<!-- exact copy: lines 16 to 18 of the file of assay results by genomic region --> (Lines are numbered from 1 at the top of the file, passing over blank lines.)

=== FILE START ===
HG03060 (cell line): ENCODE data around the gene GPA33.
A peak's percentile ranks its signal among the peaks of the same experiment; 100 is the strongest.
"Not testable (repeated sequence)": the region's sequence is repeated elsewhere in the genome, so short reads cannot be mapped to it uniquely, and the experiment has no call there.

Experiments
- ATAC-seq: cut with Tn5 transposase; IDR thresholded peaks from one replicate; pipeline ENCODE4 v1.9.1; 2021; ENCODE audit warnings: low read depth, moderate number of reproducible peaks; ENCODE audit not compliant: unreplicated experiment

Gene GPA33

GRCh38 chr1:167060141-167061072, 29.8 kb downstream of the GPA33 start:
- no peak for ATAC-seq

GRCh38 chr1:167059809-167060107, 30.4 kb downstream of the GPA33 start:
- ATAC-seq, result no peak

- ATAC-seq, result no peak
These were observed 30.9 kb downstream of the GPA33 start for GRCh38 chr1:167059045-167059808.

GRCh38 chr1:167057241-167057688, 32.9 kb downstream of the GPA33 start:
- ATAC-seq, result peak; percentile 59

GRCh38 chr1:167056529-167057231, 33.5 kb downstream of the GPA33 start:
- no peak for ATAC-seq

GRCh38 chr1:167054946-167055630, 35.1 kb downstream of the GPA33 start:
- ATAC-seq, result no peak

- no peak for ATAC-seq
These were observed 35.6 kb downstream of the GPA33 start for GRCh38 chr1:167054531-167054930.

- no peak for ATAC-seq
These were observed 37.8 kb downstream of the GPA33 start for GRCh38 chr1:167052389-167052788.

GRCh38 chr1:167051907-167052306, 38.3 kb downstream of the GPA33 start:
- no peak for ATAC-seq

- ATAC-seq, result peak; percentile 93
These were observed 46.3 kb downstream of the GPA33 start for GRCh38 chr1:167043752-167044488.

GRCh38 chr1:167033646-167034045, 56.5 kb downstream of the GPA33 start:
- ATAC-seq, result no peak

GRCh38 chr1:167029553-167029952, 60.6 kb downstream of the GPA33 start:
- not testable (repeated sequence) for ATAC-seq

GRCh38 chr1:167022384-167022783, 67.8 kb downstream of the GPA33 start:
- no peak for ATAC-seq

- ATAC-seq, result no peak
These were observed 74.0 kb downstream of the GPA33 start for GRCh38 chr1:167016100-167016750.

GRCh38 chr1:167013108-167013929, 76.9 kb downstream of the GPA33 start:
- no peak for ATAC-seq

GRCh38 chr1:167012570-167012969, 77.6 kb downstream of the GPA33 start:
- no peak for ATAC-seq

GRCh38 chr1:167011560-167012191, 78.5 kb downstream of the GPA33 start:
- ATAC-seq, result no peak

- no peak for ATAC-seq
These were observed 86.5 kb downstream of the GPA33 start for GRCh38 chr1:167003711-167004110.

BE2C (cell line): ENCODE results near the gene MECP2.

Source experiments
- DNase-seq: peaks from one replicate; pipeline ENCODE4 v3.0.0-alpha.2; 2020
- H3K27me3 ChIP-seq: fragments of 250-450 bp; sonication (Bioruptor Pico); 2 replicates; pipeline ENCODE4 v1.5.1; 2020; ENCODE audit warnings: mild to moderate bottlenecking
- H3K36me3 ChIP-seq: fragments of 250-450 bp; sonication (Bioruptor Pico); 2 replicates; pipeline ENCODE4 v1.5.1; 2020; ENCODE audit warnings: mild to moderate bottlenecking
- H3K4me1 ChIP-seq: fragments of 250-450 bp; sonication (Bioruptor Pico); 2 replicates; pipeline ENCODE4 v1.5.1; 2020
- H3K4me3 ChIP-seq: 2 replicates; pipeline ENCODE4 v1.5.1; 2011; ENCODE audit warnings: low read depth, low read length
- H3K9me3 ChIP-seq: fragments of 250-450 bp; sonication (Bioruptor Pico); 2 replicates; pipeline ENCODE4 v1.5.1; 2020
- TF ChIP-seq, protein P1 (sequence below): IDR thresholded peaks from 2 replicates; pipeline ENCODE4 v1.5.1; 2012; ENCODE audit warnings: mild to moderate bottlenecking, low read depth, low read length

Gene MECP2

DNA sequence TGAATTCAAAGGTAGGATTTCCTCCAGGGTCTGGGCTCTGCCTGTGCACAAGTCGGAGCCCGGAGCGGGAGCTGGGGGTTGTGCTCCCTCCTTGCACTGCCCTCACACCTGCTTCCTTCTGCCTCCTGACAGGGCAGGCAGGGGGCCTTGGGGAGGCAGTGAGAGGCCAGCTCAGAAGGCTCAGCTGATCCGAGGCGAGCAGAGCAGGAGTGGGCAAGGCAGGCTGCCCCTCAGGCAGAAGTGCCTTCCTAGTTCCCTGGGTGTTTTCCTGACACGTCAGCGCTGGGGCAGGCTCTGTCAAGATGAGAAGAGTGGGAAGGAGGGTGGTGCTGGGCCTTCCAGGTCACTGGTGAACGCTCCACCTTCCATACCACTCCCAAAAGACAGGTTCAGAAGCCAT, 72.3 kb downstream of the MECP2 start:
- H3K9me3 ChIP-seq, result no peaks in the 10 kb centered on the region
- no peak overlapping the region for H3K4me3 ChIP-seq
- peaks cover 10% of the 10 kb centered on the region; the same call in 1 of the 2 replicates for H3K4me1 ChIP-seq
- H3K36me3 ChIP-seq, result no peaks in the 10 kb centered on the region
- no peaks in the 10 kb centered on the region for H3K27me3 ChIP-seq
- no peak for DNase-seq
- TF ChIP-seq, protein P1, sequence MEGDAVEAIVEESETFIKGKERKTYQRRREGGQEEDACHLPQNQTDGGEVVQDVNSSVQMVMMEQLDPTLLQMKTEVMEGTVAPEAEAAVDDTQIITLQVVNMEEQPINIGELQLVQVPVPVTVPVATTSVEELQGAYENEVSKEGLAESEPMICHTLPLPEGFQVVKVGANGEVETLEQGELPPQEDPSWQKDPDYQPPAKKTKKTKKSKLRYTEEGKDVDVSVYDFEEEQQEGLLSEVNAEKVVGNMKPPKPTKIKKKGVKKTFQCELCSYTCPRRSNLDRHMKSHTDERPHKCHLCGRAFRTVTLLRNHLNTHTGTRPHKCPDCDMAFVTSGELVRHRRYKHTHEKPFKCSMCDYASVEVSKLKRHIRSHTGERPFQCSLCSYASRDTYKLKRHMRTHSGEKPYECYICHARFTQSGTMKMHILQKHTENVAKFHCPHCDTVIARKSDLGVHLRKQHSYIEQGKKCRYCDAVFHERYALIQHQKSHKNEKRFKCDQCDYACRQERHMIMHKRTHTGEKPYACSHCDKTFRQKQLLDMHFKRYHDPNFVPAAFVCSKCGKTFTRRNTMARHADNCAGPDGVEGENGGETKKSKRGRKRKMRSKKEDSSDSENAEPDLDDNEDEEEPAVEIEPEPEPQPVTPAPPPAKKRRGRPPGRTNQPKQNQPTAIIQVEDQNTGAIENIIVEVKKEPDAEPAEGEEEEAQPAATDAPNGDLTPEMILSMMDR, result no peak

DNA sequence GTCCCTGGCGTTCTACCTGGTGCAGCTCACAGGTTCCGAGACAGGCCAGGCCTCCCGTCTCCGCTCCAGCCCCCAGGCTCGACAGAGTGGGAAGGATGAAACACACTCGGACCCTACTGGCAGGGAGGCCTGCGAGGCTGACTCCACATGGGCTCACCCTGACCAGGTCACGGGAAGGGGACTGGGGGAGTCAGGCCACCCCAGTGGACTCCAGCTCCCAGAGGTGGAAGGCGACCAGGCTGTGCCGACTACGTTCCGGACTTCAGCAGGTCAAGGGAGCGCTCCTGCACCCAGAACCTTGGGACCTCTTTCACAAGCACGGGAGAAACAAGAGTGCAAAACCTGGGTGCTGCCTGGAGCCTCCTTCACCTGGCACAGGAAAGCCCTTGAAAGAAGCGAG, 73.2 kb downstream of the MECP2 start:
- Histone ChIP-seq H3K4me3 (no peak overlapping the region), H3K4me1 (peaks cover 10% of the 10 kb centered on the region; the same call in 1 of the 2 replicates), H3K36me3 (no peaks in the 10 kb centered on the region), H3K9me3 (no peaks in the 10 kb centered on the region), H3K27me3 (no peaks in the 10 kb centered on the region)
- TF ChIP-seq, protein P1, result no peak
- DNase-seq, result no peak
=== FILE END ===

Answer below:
- no peak for ATAC-seq

GRCh38 chr1:167054946-167055630, 35.1 kb downstream of the GPA33 start:
- ATAC-seq, result no peak